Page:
Apple’s latest product is a book. Not a MacBook, nor a PowerBook, nor any other type of laptop computer or notebook. Not even an iBooks e-book. It’s a real, tangible, flippable, honest-to-goodness book.
Titled “Designed by Apple in California” (after the fine-print colophon found on the Cupertino-based company’s products), the book presents an overview of industrial design as practiced by Apple through nearly 20 years’ worth of products released in its modern history. This overview, though, is decidedly visual. “This is a book with very few words,” Jonathan Ive, Apple’s chief design officer, writes in his foreword. Aside from the introduction, which itself displays a deliberate economy of words, the other instances of text in the book are the supplement describing the featured products and the simple dedication to Apple’s late cofounder and former CEO, Steve Jobs.
The book starts off with the very first iMac, which was introduced shortly after Jobs’ return to Apple in 1998; the pioneering desktop computer is in fact presented in all its gumdrop-esque glory, with its trademark translucent plastic color enclosure. It then concludes with the Apple Pencil, the modest yet capable digital stylus released for iPad Pro tablets in 2015. But not all Apple products released in the interim are included, with Ive noting that the book features only those “that seem significant, that demonstrate learning, or for which we simply have affection.”
Notice the we. For better or worse, “Designed by Apple in California” is not just a book that’s about Apple, but also a book that’s for Apple and by Apple.
A strong argument can be made that Apple should have entrusted the production of the book to an art book publisher like Taschen or Phaidon. Then the book would have been realized less as a vanity project than a more objective objet d’art, as it were. (For an excellent third-party photographic tribute to Apple design, see Jonathan Zufi’s “Iconic,” which covers products from Apple’s founding in 1976 through the book’s publication in 2013.)
But in the end, one must concede that the book is something that could and should be made by Apple and Apple alone. It is, to use Ive’s favorite adverb, unapologetically Apple. It is, as stated by its very title, designed by Apple in California.
The book is bound in off-white hardback linen covers, with the Apple logo embossed on the front and the title on the spine. In between are 300 pages of bespoke milled German paper with gilded matte silver edges that have been screen-printed on with low-ghost inks. If that sounds vaguely similar to a litany of specifications for a specially anodized iPhone, it’s because the book is itself one impressive piece of Apple hardware, not unlike the products showcased inside it.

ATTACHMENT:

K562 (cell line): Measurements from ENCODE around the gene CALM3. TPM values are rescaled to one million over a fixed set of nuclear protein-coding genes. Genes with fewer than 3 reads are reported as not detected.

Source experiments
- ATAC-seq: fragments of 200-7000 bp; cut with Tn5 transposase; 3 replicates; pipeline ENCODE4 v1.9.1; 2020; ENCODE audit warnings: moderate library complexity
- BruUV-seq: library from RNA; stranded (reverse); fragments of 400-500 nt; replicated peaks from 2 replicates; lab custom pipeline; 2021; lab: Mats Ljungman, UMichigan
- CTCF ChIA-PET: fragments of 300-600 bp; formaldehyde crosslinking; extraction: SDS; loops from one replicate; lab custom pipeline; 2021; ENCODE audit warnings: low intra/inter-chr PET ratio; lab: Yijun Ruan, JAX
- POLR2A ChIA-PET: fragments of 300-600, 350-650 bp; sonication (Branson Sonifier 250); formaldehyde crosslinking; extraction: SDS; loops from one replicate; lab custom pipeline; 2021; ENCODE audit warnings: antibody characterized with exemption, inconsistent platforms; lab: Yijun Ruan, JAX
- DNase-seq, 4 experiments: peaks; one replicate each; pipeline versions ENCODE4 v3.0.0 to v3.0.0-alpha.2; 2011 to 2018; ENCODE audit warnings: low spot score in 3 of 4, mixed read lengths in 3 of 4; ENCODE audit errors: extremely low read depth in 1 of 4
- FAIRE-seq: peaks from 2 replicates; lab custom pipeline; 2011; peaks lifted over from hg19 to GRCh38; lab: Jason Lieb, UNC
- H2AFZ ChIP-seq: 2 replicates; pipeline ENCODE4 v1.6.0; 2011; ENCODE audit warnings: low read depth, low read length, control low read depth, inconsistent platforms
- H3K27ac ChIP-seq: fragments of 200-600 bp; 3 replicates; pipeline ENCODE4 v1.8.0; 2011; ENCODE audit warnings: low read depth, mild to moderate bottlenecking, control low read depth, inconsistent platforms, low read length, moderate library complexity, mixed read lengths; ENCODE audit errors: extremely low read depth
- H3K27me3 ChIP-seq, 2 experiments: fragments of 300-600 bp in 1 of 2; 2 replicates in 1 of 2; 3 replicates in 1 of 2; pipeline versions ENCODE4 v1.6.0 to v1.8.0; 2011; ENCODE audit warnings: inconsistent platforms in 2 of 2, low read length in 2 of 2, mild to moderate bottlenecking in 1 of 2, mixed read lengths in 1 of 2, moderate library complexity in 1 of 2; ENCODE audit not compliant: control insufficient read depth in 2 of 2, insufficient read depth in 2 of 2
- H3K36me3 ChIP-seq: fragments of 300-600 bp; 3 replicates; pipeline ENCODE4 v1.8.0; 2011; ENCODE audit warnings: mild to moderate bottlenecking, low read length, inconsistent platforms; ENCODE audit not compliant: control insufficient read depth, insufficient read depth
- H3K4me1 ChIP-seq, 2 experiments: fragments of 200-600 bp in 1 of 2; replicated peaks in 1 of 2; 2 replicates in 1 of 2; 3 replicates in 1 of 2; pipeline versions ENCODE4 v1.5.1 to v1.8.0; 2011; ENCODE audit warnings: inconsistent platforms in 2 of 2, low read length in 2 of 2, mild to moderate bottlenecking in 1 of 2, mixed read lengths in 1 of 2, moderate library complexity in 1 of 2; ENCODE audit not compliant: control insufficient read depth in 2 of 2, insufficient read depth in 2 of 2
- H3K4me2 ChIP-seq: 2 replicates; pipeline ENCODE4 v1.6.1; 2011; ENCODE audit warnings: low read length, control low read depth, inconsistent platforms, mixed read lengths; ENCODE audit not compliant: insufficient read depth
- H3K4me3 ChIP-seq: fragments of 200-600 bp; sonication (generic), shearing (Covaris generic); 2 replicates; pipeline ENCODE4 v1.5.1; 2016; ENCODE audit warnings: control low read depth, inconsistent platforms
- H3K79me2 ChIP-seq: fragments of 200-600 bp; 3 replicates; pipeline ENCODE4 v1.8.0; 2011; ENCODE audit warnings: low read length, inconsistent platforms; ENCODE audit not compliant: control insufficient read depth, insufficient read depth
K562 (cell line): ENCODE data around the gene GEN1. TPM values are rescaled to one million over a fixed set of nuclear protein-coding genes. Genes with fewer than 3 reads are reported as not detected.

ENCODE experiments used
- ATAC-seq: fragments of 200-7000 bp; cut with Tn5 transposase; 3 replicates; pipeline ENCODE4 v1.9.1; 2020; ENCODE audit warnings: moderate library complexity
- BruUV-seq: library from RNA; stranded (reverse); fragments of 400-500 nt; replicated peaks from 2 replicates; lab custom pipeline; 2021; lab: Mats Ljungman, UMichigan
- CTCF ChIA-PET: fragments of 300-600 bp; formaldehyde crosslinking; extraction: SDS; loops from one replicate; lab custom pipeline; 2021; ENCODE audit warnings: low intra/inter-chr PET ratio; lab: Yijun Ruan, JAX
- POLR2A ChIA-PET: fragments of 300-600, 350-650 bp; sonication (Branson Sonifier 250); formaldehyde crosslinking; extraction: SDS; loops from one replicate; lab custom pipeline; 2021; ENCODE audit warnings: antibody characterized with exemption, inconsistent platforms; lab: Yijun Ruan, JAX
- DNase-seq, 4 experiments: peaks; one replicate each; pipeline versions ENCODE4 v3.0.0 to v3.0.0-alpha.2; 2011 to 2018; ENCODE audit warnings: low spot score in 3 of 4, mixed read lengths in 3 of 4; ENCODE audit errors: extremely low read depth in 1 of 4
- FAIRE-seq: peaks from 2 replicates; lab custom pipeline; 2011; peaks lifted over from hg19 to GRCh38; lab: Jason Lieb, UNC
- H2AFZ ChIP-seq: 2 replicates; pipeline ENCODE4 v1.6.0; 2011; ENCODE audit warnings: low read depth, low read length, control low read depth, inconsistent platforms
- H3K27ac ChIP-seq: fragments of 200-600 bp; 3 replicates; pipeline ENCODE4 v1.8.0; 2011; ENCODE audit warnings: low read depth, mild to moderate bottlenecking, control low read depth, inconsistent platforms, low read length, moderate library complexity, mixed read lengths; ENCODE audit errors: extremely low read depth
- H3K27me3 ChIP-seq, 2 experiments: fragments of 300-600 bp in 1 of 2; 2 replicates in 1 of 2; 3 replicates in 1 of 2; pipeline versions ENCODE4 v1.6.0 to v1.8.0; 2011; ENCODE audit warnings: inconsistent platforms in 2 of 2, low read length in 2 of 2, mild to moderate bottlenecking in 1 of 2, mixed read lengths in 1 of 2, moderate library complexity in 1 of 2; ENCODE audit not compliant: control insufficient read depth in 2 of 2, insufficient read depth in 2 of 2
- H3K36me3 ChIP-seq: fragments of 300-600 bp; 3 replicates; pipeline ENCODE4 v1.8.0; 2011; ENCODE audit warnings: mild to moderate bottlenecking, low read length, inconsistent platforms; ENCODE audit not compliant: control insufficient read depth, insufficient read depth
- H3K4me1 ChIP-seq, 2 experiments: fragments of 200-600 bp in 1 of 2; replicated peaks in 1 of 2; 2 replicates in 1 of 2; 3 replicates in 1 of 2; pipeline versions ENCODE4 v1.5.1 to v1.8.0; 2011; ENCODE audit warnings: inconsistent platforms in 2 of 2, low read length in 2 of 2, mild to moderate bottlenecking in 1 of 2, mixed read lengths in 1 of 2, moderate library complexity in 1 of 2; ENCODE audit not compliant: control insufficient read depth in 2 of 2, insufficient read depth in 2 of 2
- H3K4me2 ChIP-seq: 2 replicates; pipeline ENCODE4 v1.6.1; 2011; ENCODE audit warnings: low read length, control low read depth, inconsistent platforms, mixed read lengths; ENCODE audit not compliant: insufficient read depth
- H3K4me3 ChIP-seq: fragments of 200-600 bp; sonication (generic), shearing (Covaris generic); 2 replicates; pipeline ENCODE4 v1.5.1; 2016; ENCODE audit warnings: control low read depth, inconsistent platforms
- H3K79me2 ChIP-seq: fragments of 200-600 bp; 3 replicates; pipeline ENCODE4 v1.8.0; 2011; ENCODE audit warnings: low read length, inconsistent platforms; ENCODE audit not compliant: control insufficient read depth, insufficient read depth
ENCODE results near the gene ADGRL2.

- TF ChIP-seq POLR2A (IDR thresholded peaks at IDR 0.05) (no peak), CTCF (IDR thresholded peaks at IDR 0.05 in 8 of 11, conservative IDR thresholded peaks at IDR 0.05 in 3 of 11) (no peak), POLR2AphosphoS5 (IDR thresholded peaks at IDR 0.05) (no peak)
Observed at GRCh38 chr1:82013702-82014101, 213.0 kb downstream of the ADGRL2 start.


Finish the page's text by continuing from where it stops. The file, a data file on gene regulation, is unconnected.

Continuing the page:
The book is essentially a glorified catalog of Apple merchandise, but it’s one that goes beyond merely featuring the finished items by also highlighting the materials and techniques that went into their making. It revels in the symbiosis between style and substance, form and function, process and product. So while it has plenty of pictures of iMacs, iPods, iPhones, and iPads that closely resemble marketing images readily available elsewhere, it occasionally turns to a never-before-seen spread of a lineup of special cutting tools or an exploded flat-lay of a certain device’s bare anatomy.
Eight years in the making, the book contains 450 high-resolution full-color images, all shot by the renowned photographer Andrew Zuckerman, whose penchant for stark white backgrounds is a perfect fit for the famously spare “less is more” aesthetic of the Apple design team that the likes of Samsung could only imitate with varying degrees of success. Consigning these images to the realm of pixels — as in a mere blog post, a Facebook album, a Twitter moment, an Instagram feed, a Pinterest board, or even an enhanced e-book — doesn’t do them justice. As suggested by its rather hefty price tag (its small edition costs $199 while its large edition costs $299), it’s meant to be looked at in the so-called real world after being picked off a shelf in an academic library, or a coffee table in what could only be the home of an ardent admirer of Apple design.
In “Objectified,” the 2009 documentary film on industrial design directed by Gary Hustwit, Apple is heralded by Dieter Rams (of “the ten commandments of good design” fame) as the one company that truly derides the “arbitrariness and thoughtlessness with which things are produced and brought to the market.” It’s no coincidence that the film’s opening narration is by none other than Apple’s Jonathan Ive. “When you see an object, you make so many assumptions about that object in seconds,” he says. “What it does, how well it’s going to do it, how heavy it is, how much you think it should cost … The object testifies to the people that conceived it, thought about it, developed it, manufactured it. Ranging from issues of form, to material, to its architecture. To how it connects to you, how you touch it, how you hold it. Every object, intentional or not, speaks to who put it there.”
The object that is “Designed by Apple in California” is no exception.
It’s a pity, though, that the book comes out in a year of relatively low innovation from Apple, whose new product releases, including the iPhone 7, the Apple Watch Series 2, and the MacBook Pro with Touch Bar, have little to offer beyond incremental improvements. It would seem, then, that in confronting the threat of stagnation looming large on its design team as it goes forward, Apple has seen it fit to look back.